Editor's Note: For more coverage from the conference, check out our round-up — ASCO 2017: What you missed.
- Treatment with AstraZeneca's Lynparza (olaparib) reduced the risk of disease worsening or death by 42% in patients with a mutated form of metastatic breast cancer, the first positive Phase 3 results of a PARP inhibitor outside of the ovarian cancer setting.
- Lynparza, the cornerstone of the British pharma's efforts in DNA damage response, delayed progression by roughly three months compared to an investigator's choice of three types of chemotherapy. AstraZeneca had previously said the trial, known as OlympiAD, met its primary endpoint but hadn't disclosed any specifics.
- PARP inhibitors block a certain type of DNA repair, counter intuitively exploiting an underlying defect in cancer cells with germline BRCA mutations to trigger cell death. Two other drugs, Clovis Oncology's Rubraca (rucaparib) and Tesaro's Zejula (niraparib) have recently secured approval in ovarian cancer, giving Lynparza new competition in that indication.
Lynparza is a key drug in AstraZeneca's push to establish a "new oncology" growth platform, and succeeding outside of ovarian cancer will help build on its existing competitive advantage just as new rivals come onto the market.
"[The OlympiAD result] also lends a lot of credence to some of the other areas in which we are exploring down the road as well with Lynparza in other tumor types — prostate cancer, pancreatic cancer, etc.," said Michelle Werner, VP of U.S. Oncology at AstraZeneca, in an interview.
OlympiAD read out results from 302 patients with HER2-negative, BRCA-mutated metastatic breast cancer who were administered Lynparza as either first-, second- or third-line of treatment. About 60% of patients saw their tumors shrink, a hair more than double the 29% objective response rate seen in those patients on chemotherapy.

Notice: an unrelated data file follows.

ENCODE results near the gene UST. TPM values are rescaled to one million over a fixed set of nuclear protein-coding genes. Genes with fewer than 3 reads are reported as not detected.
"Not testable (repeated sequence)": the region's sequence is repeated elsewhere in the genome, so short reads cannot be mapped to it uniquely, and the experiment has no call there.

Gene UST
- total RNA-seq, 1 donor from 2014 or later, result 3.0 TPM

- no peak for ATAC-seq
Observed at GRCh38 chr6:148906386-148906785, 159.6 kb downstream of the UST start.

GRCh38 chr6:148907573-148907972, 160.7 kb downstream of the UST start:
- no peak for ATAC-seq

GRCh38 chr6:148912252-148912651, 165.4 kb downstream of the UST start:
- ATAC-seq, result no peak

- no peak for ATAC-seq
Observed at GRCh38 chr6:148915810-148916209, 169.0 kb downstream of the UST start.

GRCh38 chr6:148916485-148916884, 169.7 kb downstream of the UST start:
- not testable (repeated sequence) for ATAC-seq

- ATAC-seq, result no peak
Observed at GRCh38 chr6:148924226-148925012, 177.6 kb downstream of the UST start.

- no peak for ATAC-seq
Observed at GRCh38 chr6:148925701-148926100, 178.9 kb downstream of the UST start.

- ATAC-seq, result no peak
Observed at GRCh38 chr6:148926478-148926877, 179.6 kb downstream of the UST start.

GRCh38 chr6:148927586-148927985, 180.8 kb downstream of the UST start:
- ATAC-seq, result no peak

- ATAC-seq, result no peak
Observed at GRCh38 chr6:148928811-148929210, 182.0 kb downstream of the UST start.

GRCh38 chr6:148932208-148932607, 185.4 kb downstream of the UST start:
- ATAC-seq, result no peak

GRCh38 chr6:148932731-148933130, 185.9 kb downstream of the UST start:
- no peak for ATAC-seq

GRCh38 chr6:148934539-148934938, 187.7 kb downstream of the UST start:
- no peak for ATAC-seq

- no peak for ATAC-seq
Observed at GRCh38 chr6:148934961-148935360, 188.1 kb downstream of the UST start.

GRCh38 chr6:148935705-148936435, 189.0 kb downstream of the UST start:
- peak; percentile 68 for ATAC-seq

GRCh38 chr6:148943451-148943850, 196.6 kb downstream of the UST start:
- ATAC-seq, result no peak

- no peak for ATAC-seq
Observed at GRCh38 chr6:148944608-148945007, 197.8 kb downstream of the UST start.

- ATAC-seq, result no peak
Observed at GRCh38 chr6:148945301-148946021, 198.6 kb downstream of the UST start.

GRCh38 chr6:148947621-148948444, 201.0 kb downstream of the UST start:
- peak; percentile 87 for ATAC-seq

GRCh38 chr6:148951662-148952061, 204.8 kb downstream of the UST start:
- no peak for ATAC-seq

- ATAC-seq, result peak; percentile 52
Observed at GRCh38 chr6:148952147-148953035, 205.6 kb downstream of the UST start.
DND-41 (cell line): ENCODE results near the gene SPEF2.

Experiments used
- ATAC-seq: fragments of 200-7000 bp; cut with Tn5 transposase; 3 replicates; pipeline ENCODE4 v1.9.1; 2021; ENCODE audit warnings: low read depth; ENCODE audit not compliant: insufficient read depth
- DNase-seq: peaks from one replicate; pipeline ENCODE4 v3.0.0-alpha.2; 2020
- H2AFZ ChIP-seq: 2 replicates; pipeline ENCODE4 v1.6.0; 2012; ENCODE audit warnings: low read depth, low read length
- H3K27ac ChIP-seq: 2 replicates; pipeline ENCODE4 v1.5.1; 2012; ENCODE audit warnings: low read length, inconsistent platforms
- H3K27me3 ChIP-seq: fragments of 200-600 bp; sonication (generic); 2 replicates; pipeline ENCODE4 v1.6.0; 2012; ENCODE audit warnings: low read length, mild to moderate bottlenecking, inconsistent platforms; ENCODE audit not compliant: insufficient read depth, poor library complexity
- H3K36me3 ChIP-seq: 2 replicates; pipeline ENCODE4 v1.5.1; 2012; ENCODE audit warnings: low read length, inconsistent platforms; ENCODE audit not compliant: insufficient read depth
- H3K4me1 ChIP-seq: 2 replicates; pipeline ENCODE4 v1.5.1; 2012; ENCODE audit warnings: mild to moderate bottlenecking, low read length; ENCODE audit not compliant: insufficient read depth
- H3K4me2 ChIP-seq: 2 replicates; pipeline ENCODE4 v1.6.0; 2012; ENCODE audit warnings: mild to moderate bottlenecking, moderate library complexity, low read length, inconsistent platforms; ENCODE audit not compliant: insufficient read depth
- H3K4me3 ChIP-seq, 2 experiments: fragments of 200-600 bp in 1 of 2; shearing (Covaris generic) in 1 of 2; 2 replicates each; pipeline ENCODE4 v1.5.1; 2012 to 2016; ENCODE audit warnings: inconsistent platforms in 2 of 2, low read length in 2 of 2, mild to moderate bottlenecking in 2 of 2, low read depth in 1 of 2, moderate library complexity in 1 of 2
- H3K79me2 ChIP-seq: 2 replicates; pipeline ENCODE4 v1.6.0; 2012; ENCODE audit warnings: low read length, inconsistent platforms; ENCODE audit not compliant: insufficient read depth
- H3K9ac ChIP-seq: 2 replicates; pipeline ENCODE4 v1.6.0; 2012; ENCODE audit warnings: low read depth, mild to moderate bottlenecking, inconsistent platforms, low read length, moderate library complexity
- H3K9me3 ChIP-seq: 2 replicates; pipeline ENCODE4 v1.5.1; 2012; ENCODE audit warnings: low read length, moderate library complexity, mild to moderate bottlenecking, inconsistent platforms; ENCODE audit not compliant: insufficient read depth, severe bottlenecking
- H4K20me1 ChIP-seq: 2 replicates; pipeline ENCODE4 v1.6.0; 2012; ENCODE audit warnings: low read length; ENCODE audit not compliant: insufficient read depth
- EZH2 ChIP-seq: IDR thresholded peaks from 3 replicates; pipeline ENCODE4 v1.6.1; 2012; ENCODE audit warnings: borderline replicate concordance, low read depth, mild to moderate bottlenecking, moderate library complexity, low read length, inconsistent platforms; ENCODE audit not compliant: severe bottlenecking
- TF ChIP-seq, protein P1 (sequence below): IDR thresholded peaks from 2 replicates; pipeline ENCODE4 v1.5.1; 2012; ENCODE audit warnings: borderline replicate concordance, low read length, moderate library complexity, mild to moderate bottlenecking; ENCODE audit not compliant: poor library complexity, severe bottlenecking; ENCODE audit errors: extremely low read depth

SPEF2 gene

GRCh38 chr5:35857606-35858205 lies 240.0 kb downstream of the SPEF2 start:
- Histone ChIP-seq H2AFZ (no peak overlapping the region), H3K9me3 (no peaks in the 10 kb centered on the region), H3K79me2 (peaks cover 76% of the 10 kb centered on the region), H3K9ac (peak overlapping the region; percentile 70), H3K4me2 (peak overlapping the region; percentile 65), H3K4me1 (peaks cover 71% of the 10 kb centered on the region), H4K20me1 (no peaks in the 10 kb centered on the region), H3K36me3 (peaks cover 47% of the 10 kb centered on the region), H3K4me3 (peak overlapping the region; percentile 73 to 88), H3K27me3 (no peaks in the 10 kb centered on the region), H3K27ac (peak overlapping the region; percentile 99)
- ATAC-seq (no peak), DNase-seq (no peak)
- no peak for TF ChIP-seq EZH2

Lynparza showed efficacy in patients with a type of breast cancer known as triple negative, which is considered more difficult to treat. AbbVie, which is developing its own PARP inhibitor called veliparib, recently announced a study specifically geared to look at veliparib's activity in triple negative breast cancer failed to show a benefit when added to chemo.
Additionally, treatment with Lynparza improved the time to second progression or death compared to chemo, suggesting patients who relapsed after Lynparza experienced a less aggressive return of their cancers.
No overall survival results were presented, however, and it's not yet clear which breast cancer patients would respond the best to Lynparza, notes a statement on the data from American Society of Clinical Oncology.
Sales of Lynparza totaled $57 million over the first three months of 2017, but U.S. revenues declined slightly compared to the same period a year ago.
"We have seen competitive pressure in marketplace in the U.S., and that's due to early entry of competitors," Jamie Freedman, head of oncology, said on an April 27 call with analysts.
"But we're optimistic because we've had positive news," he explained at the time, noting the positive SOLO-2 and OlympiAD results. "Overall, we do expect an uptick in sales, particularly in the third quarter, and then at the end of the year."
Strong results announced in March from a confirmatory study in ovarian cancer patients demonstrated Lynparza cut the risk of disease progression by 70% compared to placebo — data that should help move treatment with the drug earlier and support sales growth.
Continued success with Lynparza also helps underpin AstraZeneca's strategy of pursuing combinations, Werner said. The pharma hopes to find efficacy in pairings across its cancer portfolio, headlined by its checkpoint inhibitor Imfinzi (durvalumab) but also including Lynparza and other DNA damage response agents.
A combination of Imfinzi with an experimental immunotherapy called tremelimumab has been closely followed as it's thought to be AstraZeneca's main chance to gain ground on competitors in immuno-oncology.